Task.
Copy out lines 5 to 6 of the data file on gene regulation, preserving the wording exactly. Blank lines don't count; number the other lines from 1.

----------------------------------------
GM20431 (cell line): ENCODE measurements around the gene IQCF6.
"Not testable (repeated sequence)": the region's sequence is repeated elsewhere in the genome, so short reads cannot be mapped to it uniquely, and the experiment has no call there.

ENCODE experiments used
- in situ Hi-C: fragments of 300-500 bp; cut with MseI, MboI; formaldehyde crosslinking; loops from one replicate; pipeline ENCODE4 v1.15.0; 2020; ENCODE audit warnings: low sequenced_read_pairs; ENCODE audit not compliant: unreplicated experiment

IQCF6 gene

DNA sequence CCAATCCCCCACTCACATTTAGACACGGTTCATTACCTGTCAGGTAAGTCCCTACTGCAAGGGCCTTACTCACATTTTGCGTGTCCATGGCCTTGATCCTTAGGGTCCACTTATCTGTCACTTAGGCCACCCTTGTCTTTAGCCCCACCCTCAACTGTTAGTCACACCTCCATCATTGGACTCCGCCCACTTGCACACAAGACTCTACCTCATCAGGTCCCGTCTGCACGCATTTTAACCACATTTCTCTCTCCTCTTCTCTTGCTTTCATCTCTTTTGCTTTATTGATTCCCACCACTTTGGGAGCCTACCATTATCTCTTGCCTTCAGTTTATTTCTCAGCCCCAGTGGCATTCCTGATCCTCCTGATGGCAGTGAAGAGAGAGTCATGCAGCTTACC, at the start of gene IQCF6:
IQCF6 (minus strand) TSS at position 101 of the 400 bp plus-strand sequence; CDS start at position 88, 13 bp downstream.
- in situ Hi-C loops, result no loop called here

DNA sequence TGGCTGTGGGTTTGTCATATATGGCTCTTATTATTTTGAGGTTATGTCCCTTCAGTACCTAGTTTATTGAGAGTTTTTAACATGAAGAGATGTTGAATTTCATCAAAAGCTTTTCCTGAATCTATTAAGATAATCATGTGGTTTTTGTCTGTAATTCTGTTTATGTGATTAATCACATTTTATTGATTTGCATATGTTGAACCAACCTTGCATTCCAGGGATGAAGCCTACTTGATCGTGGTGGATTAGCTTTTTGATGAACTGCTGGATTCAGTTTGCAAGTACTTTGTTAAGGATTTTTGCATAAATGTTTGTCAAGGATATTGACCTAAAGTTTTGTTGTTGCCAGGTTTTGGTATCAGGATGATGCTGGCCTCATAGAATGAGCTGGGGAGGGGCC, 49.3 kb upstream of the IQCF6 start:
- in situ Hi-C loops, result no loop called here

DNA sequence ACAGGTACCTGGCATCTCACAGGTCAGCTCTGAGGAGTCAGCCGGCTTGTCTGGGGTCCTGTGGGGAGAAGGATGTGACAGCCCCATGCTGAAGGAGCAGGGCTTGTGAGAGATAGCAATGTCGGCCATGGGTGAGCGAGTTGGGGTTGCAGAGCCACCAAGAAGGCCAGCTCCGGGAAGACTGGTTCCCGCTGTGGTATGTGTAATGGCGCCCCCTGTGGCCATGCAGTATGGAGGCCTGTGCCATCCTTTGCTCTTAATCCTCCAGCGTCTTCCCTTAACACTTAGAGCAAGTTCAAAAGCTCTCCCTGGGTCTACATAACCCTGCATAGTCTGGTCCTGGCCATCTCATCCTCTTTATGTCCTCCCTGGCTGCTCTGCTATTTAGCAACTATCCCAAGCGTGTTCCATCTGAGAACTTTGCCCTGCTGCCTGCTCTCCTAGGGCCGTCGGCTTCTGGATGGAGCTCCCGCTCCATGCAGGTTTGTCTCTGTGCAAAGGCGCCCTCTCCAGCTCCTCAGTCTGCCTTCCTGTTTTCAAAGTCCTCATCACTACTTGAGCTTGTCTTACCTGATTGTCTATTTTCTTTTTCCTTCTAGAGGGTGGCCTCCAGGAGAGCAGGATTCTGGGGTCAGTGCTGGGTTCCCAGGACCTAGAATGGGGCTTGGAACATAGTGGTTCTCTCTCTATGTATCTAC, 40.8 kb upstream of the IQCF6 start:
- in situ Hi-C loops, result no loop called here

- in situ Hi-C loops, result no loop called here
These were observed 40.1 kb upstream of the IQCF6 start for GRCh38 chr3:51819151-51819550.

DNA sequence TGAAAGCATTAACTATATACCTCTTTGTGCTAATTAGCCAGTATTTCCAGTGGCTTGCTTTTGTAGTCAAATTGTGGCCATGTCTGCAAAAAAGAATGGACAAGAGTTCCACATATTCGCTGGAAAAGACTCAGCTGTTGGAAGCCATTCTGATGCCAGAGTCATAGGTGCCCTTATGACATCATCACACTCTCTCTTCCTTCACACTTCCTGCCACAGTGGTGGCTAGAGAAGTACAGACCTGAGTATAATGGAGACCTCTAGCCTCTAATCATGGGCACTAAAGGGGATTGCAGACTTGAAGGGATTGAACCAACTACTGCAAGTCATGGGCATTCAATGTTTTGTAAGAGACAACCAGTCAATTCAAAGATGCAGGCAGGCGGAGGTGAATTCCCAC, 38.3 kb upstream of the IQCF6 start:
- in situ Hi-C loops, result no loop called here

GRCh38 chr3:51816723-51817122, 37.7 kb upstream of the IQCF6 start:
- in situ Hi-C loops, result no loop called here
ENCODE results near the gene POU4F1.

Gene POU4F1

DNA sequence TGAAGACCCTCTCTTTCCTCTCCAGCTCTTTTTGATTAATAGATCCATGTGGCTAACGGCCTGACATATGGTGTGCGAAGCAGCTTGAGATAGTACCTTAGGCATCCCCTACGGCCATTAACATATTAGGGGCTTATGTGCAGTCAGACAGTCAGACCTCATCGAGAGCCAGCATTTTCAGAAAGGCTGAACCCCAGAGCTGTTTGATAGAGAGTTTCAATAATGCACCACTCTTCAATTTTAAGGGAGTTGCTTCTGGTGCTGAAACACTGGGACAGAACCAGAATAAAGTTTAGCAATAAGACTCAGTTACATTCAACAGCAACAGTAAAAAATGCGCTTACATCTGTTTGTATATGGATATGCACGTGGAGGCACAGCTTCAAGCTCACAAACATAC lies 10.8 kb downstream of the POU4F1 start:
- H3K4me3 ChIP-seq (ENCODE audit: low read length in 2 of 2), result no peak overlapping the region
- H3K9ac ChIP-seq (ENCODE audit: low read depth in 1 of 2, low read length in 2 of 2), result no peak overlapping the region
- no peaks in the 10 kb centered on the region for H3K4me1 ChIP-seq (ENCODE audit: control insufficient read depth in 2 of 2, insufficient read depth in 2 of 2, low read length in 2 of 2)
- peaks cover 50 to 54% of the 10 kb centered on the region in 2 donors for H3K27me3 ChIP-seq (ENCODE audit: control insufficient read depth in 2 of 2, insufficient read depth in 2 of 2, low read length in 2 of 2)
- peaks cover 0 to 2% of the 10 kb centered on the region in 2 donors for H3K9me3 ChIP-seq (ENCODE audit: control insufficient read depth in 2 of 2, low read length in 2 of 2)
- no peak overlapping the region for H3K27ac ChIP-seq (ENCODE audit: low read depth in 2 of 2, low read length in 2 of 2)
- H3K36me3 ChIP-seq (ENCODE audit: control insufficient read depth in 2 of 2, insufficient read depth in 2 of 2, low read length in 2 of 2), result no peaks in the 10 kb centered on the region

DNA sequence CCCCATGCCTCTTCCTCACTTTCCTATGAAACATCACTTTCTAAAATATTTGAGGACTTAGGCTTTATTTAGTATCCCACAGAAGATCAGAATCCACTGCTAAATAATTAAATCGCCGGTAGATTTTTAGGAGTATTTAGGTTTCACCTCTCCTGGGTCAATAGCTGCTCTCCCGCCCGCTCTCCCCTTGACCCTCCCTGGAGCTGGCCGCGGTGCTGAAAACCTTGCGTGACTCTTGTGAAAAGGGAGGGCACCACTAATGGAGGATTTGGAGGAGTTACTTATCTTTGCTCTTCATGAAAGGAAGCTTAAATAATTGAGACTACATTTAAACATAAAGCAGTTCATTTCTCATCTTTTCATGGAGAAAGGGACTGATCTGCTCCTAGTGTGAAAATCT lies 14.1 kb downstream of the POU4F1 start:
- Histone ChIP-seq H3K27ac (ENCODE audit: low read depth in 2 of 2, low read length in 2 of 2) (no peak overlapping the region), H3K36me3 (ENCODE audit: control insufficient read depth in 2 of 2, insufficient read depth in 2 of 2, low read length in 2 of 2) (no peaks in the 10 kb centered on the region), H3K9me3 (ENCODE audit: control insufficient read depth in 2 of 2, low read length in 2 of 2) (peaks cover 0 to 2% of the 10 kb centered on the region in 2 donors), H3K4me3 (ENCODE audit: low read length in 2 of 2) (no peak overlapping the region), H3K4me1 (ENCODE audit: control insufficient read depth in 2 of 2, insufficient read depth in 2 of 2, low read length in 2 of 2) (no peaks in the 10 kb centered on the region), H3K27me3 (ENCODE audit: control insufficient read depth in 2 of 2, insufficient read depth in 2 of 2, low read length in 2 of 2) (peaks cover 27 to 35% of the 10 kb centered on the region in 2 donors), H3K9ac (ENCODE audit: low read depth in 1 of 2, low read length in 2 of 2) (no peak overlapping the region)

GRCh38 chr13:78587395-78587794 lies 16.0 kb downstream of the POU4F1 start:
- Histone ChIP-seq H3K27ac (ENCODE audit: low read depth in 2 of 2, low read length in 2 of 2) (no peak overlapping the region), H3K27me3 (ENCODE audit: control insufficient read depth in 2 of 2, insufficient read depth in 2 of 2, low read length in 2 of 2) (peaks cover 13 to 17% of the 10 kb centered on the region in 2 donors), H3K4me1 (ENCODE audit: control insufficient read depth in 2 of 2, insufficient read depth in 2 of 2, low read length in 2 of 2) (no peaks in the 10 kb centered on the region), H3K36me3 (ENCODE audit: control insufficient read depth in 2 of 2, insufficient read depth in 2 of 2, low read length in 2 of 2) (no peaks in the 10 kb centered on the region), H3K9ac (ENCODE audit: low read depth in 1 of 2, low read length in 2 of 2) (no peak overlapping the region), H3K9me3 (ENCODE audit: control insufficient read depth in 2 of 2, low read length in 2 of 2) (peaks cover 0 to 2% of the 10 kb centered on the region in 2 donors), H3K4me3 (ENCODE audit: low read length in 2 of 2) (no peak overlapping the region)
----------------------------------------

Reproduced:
IQCF6 gene

DNA sequence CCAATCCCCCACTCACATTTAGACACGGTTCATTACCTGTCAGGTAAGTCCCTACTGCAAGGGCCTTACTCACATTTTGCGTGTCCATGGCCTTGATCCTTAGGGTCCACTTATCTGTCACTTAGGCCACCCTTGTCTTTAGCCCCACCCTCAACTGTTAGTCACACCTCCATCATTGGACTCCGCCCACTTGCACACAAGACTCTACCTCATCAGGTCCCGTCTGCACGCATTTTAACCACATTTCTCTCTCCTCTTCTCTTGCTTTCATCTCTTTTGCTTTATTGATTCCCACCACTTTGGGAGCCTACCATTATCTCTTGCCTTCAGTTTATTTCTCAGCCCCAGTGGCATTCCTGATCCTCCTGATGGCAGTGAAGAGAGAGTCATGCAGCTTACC, at the start of gene IQCF6: